Gold rose on Monday as the dollar extended its retreat from a record high ahead of US inflation data, which could have bearing on the Federal Reserve’s monetary policy.
Spot gold gained 0.8% to $1,731.19 per ounce by 12:50 p.m. ET, continuing its strong momentum from the end of last week. US gold futures were also up 0.8%, trading at $1,743.10 per ounce in New York.
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The metal rose as much as 1% earlier in the session with the greenback down for a second day, providing relief to commodities priced in the currency. Bullion has found a floor near $1,700 an ounce this month after slumping in August on the dollar’s rally.
The swift reversal comes just after speculators turned against the metal, which can accelerate price gains if they buy the futures back to limit losses. Hedge funds trading on the Comex substantially boosted their bearish bets to the highest in a month last week, according to data from the Commodity Futures Trading Commission.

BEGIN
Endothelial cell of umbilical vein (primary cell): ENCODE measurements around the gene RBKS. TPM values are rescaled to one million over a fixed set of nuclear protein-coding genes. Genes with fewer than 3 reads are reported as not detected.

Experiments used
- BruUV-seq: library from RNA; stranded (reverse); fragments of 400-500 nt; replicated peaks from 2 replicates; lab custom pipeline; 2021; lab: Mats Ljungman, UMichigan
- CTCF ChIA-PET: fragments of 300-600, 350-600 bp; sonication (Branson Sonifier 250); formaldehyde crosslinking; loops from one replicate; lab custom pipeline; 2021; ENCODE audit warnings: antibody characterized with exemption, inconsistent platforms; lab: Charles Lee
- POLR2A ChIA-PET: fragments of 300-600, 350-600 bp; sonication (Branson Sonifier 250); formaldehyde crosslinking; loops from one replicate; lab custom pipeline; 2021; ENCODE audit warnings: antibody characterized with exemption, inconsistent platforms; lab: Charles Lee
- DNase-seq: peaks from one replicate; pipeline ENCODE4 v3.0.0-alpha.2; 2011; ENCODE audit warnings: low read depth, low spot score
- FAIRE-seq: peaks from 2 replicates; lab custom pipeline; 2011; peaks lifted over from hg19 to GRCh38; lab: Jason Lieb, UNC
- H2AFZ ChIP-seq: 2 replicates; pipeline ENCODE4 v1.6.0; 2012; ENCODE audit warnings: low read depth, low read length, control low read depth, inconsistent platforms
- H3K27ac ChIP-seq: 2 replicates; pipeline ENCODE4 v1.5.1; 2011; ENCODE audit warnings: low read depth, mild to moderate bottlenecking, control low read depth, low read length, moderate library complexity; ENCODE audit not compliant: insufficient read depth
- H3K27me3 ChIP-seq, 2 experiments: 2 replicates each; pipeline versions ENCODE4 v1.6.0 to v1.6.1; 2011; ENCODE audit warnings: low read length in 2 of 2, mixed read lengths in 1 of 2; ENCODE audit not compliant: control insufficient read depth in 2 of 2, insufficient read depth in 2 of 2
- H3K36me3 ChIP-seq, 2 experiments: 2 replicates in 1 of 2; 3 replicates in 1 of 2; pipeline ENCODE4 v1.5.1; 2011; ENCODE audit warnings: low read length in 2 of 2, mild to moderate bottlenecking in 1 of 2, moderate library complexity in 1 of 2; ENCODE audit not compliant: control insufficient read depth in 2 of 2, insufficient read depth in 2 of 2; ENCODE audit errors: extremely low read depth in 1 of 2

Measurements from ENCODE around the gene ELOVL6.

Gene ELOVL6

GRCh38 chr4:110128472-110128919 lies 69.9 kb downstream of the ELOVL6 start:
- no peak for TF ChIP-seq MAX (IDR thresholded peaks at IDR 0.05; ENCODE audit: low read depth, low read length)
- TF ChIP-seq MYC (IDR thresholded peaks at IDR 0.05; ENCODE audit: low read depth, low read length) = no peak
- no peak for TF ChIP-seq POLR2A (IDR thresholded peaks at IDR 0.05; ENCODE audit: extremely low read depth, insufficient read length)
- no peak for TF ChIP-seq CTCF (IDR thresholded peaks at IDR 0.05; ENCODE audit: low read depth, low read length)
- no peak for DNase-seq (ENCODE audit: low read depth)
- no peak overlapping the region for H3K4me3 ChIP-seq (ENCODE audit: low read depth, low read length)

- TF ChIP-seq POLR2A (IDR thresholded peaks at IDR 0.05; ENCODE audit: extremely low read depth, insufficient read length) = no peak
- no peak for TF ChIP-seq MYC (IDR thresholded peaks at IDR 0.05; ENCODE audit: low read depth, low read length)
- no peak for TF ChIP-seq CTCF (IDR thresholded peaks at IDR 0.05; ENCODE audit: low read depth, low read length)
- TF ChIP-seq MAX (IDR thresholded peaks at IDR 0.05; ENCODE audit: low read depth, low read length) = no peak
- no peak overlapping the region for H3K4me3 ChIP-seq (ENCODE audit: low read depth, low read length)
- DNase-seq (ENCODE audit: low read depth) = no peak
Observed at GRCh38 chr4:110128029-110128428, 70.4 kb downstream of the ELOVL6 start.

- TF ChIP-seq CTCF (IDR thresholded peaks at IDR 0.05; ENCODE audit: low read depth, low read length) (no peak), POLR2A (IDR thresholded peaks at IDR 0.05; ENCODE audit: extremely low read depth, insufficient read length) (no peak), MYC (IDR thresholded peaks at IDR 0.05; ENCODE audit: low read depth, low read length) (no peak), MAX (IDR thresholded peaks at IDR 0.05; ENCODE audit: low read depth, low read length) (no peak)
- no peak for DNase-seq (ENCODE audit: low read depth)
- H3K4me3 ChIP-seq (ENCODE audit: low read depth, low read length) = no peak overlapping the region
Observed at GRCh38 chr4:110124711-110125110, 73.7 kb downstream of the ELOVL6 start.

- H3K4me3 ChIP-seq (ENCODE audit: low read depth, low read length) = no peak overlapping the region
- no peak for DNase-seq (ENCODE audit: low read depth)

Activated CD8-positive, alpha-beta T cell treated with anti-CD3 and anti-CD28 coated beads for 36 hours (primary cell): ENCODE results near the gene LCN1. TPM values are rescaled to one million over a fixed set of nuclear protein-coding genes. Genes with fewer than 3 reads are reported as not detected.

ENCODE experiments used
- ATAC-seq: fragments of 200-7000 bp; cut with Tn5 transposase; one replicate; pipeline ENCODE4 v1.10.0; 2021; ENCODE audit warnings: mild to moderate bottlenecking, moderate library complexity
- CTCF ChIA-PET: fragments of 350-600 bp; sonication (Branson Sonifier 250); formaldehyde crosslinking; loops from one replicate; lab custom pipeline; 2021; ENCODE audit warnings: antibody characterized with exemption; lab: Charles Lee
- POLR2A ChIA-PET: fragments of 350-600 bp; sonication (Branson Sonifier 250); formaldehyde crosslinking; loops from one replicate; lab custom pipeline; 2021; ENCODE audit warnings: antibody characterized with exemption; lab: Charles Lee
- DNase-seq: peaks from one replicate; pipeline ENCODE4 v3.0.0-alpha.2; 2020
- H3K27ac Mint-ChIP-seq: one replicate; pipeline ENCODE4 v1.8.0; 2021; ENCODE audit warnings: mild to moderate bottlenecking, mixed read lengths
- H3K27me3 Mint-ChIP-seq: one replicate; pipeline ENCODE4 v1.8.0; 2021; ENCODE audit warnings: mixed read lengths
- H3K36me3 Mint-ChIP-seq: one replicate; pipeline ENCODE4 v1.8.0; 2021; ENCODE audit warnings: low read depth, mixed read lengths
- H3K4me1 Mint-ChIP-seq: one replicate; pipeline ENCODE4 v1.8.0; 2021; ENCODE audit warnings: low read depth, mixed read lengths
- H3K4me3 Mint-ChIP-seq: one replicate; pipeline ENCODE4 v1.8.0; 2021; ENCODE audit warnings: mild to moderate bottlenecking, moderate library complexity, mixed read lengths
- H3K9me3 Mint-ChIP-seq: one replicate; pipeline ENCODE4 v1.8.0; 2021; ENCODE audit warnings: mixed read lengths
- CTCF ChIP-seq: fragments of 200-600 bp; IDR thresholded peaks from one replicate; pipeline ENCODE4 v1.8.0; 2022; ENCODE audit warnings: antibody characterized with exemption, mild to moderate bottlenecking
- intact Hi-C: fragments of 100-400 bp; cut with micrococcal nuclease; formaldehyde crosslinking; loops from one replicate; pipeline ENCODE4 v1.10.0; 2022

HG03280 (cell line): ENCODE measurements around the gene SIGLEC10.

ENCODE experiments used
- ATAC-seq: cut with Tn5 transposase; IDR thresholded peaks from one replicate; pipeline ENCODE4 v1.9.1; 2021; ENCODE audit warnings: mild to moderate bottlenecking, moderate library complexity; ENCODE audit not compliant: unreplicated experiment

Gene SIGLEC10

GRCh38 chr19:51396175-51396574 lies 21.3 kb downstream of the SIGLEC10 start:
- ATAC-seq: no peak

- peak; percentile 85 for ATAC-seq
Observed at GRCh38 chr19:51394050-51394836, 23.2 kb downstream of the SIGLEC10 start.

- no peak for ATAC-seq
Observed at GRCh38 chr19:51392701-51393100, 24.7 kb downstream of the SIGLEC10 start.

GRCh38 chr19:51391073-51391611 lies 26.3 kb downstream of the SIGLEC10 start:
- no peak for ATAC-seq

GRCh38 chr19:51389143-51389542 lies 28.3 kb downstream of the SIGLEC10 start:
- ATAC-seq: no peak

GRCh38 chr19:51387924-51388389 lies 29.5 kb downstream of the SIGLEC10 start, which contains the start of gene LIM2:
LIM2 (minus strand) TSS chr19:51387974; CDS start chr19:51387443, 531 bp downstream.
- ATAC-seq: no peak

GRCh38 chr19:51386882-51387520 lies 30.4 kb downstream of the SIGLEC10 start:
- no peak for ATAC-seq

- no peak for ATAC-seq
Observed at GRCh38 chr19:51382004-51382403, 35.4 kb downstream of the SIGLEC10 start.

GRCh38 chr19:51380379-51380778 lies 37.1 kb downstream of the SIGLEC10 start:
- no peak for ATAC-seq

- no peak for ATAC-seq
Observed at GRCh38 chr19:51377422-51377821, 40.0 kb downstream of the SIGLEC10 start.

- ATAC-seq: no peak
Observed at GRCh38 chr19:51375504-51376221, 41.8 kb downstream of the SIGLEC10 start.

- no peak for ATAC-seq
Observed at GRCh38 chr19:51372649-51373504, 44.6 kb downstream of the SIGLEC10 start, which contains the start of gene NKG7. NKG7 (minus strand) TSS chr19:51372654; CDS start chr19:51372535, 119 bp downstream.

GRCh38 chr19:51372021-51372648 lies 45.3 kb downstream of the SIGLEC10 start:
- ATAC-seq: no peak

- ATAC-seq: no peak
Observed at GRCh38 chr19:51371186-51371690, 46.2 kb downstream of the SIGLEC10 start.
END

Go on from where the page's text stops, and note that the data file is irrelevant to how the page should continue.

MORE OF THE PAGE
“A bit of dollar weakness on top of recent short selling by funds was all it took to get the ball rolling,” Ole Hansen, head of commodity strategy at Saxo Bank A/S, told Bloomberg.
Economists forecast the August US inflation would slow for the second month in a row to 8.1%, potentially easing pressure on the central bank to keep aggressively hiking rates. Still, Fed officials last week seemed to point to another super-sized increase of 75 basis points in September.
The European Central Bank recently lifted rates by 75 basis points and is prepared to do the same when the committee meets in October, according to Bloomberg sources. The move is supporting the euro against the dollar, while providing relief for gold.
“Against recent sharp moves in USD and rates, gold has been relatively resilient,” Bank of America analysts including Michael Widmer wrote in a Bloomberg note.
“Meanwhile the Fed signaling a slowdown in the hiking cycle may ultimately bring new buyers into the market, so we continue to expect upside to gold as we move into 2023.”
(With files from Bloomberg)